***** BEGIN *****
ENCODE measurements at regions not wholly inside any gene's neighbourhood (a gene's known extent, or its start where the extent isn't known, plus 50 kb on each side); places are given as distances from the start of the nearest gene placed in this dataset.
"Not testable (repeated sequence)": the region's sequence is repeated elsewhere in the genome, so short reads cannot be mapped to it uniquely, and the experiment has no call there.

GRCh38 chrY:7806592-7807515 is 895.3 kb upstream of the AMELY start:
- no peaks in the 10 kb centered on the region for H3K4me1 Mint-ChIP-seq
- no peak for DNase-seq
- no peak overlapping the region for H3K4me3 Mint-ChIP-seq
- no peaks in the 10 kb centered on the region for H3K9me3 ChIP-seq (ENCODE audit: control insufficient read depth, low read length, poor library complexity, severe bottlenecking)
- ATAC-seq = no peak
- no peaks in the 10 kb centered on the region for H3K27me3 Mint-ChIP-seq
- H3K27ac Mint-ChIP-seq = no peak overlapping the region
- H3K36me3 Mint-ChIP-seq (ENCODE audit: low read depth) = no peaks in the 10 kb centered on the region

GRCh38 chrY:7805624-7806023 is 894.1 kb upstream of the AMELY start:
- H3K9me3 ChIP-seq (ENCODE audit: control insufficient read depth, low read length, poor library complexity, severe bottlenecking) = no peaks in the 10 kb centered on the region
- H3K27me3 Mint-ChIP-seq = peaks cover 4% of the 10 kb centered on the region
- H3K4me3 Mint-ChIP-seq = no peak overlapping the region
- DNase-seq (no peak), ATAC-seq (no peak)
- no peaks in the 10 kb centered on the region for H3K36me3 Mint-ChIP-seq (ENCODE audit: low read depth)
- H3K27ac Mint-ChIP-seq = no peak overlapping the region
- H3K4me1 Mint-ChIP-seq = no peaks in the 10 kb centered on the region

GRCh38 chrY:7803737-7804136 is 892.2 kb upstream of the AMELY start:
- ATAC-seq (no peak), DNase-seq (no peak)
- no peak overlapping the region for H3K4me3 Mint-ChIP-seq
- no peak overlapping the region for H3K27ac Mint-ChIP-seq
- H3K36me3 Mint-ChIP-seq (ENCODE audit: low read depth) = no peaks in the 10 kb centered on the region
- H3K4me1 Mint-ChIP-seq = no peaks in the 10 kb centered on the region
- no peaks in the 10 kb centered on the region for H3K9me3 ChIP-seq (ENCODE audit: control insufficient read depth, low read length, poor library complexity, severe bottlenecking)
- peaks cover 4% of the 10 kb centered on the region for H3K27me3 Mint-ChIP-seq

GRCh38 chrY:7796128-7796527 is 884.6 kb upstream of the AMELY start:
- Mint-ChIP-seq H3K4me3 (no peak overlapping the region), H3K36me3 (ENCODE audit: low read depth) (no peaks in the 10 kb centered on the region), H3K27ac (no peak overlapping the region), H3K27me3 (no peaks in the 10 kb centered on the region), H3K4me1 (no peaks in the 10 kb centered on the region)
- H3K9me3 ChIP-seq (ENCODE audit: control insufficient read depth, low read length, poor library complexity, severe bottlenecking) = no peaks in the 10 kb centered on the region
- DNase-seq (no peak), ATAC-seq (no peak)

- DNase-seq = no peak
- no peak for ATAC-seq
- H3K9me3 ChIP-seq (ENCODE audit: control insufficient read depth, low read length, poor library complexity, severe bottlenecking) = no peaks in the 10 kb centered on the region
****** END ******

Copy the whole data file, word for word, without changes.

ENCODE measurements at regions not wholly inside any gene's neighbourhood (a gene's known extent, or its start where the extent isn't known, plus 50 kb on each side); places are given as distances from the start of the nearest gene placed in this dataset.
"Not testable (repeated sequence)": the region's sequence is repeated elsewhere in the genome, so short reads cannot be mapped to it uniquely, and the experiment has no call there.

GRCh38 chrY:7806592-7807515 is 895.3 kb upstream of the AMELY start:
- no peaks in the 10 kb centered on the region for H3K4me1 Mint-ChIP-seq
- no peak for DNase-seq
- no peak overlapping the region for H3K4me3 Mint-ChIP-seq
- no peaks in the 10 kb centered on the region for H3K9me3 ChIP-seq (ENCODE audit: control insufficient read depth, low read length, poor library complexity, severe bottlenecking)
- ATAC-seq = no peak
- no peaks in the 10 kb centered on the region for H3K27me3 Mint-ChIP-seq
- H3K27ac Mint-ChIP-seq = no peak overlapping the region
- H3K36me3 Mint-ChIP-seq (ENCODE audit: low read depth) = no peaks in the 10 kb centered on the region

GRCh38 chrY:7805624-7806023 is 894.1 kb upstream of the AMELY start:
- H3K9me3 ChIP-seq (ENCODE audit: control insufficient read depth, low read length, poor library complexity, severe bottlenecking) = no peaks in the 10 kb centered on the region
- H3K27me3 Mint-ChIP-seq = peaks cover 4% of the 10 kb centered on the region
- H3K4me3 Mint-ChIP-seq = no peak overlapping the region
- DNase-seq (no peak), ATAC-seq (no peak)
- no peaks in the 10 kb centered on the region for H3K36me3 Mint-ChIP-seq (ENCODE audit: low read depth)
- H3K27ac Mint-ChIP-seq = no peak overlapping the region
- H3K4me1 Mint-ChIP-seq = no peaks in the 10 kb centered on the region

GRCh38 chrY:7803737-7804136 is 892.2 kb upstream of the AMELY start:
- ATAC-seq (no peak), DNase-seq (no peak)
- no peak overlapping the region for H3K4me3 Mint-ChIP-seq
- no peak overlapping the region for H3K27ac Mint-ChIP-seq
- H3K36me3 Mint-ChIP-seq (ENCODE audit: low read depth) = no peaks in the 10 kb centered on the region
- H3K4me1 Mint-ChIP-seq = no peaks in the 10 kb centered on the region
- no peaks in the 10 kb centered on the region for H3K9me3 ChIP-seq (ENCODE audit: control insufficient read depth, low read length, poor library complexity, severe bottlenecking)
- peaks cover 4% of the 10 kb centered on the region for H3K27me3 Mint-ChIP-seq

GRCh38 chrY:7796128-7796527 is 884.6 kb upstream of the AMELY start:
- Mint-ChIP-seq H3K4me3 (no peak overlapping the region), H3K36me3 (ENCODE audit: low read depth) (no peaks in the 10 kb centered on the region), H3K27ac (no peak overlapping the region), H3K27me3 (no peaks in the 10 kb centered on the region), H3K4me1 (no peaks in the 10 kb centered on the region)
- H3K9me3 ChIP-seq (ENCODE audit: control insufficient read depth, low read length, poor library complexity, severe bottlenecking) = no peaks in the 10 kb centered on the region
- DNase-seq (no peak), ATAC-seq (no peak)

- DNase-seq = no peak
- no peak for ATAC-seq
- H3K9me3 ChIP-seq (ENCODE audit: control insufficient read depth, low read length, poor library complexity, severe bottlenecking) = no peaks in the 10 kb centered on the region